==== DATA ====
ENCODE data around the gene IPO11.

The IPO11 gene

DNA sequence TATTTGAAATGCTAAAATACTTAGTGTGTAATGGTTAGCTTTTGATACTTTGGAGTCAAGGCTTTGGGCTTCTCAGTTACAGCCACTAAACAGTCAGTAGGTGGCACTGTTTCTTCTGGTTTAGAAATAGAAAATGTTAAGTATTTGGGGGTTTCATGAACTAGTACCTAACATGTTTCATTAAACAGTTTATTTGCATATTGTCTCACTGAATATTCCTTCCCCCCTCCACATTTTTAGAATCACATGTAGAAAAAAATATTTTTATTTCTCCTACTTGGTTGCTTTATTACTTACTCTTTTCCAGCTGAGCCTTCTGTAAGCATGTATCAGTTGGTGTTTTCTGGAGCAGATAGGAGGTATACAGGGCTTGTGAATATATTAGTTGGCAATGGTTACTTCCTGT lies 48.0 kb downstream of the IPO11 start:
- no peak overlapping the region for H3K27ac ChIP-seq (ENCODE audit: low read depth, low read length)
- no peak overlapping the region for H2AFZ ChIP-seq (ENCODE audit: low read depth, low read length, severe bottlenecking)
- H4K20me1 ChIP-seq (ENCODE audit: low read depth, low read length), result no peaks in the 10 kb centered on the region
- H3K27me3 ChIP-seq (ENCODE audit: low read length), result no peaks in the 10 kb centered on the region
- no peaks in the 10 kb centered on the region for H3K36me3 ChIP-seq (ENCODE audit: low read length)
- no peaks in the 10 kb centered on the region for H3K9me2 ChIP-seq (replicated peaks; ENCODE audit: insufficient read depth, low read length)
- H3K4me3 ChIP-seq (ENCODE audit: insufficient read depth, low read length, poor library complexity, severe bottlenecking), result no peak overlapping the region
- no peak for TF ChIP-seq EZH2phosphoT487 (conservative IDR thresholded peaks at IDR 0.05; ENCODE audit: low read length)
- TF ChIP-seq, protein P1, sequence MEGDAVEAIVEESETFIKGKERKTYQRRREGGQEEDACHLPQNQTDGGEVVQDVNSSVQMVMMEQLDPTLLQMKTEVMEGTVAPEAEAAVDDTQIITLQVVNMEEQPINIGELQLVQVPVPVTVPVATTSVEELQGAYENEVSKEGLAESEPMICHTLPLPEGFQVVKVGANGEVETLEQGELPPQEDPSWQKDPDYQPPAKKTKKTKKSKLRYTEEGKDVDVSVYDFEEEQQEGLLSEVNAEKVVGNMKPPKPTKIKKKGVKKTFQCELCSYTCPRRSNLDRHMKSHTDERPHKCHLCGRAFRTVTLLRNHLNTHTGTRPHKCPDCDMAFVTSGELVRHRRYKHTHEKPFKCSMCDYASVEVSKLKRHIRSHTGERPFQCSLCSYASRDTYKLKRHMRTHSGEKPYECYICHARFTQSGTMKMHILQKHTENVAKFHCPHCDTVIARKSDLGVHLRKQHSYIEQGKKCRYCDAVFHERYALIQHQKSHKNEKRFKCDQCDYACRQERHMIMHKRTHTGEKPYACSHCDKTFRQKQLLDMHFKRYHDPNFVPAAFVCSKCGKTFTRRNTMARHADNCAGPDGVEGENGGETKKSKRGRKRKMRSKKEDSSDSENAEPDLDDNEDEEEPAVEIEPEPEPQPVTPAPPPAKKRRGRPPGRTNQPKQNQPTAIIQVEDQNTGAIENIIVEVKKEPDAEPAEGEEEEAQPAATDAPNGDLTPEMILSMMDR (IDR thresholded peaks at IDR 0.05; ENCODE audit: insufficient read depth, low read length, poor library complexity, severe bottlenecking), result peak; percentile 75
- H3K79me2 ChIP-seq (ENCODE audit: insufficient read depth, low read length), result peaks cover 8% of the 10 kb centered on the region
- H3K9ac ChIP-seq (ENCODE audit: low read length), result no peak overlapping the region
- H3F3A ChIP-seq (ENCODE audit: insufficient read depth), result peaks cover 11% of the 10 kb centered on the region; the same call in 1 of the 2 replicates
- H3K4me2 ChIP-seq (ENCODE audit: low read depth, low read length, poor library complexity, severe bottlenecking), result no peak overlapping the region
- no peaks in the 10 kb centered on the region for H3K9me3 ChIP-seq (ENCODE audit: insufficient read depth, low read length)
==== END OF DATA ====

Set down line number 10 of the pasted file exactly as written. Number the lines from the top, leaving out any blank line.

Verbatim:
- H3K4me3 ChIP-seq (ENCODE audit: insufficient read depth, low read length, poor library complexity, severe bottlenecking), result no peak overlapping the region